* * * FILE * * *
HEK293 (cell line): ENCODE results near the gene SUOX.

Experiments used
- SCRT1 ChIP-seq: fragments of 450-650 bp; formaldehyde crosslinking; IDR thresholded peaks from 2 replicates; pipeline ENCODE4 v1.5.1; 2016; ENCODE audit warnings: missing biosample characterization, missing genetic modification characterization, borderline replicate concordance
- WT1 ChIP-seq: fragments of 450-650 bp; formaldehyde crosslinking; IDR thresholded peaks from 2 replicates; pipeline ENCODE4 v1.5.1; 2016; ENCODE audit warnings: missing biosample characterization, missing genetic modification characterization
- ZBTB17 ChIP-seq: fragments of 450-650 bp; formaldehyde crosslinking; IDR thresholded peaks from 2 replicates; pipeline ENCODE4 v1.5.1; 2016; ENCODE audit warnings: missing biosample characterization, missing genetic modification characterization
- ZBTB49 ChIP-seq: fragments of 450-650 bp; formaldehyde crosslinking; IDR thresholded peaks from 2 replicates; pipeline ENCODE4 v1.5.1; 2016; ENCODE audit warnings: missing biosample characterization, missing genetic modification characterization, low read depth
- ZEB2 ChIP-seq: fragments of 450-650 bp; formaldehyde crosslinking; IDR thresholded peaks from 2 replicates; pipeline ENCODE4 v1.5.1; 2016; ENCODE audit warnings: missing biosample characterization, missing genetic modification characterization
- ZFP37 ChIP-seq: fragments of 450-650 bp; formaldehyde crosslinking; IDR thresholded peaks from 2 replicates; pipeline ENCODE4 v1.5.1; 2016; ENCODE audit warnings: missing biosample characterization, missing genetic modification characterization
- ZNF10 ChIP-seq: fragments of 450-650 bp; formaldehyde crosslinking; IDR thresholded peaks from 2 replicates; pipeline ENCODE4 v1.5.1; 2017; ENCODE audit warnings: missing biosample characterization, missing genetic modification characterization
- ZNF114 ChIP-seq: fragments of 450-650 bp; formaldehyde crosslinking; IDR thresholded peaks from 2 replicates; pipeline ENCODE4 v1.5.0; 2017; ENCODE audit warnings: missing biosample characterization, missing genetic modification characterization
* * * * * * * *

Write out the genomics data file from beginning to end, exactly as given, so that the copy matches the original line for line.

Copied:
HEK293 (cell line): ENCODE results near the gene SUOX.

Experiments used
- SCRT1 ChIP-seq: fragments of 450-650 bp; formaldehyde crosslinking; IDR thresholded peaks from 2 replicates; pipeline ENCODE4 v1.5.1; 2016; ENCODE audit warnings: missing biosample characterization, missing genetic modification characterization, borderline replicate concordance
- WT1 ChIP-seq: fragments of 450-650 bp; formaldehyde crosslinking; IDR thresholded peaks from 2 replicates; pipeline ENCODE4 v1.5.1; 2016; ENCODE audit warnings: missing biosample characterization, missing genetic modification characterization
- ZBTB17 ChIP-seq: fragments of 450-650 bp; formaldehyde crosslinking; IDR thresholded peaks from 2 replicates; pipeline ENCODE4 v1.5.1; 2016; ENCODE audit warnings: missing biosample characterization, missing genetic modification characterization
- ZBTB49 ChIP-seq: fragments of 450-650 bp; formaldehyde crosslinking; IDR thresholded peaks from 2 replicates; pipeline ENCODE4 v1.5.1; 2016; ENCODE audit warnings: missing biosample characterization, missing genetic modification characterization, low read depth
- ZEB2 ChIP-seq: fragments of 450-650 bp; formaldehyde crosslinking; IDR thresholded peaks from 2 replicates; pipeline ENCODE4 v1.5.1; 2016; ENCODE audit warnings: missing biosample characterization, missing genetic modification characterization
- ZFP37 ChIP-seq: fragments of 450-650 bp; formaldehyde crosslinking; IDR thresholded peaks from 2 replicates; pipeline ENCODE4 v1.5.1; 2016; ENCODE audit warnings: missing biosample characterization, missing genetic modification characterization
- ZNF10 ChIP-seq: fragments of 450-650 bp; formaldehyde crosslinking; IDR thresholded peaks from 2 replicates; pipeline ENCODE4 v1.5.1; 2017; ENCODE audit warnings: missing biosample characterization, missing genetic modification characterization
- ZNF114 ChIP-seq: fragments of 450-650 bp; formaldehyde crosslinking; IDR thresholded peaks from 2 replicates; pipeline ENCODE4 v1.5.0; 2017; ENCODE audit warnings: missing biosample characterization, missing genetic modification characterization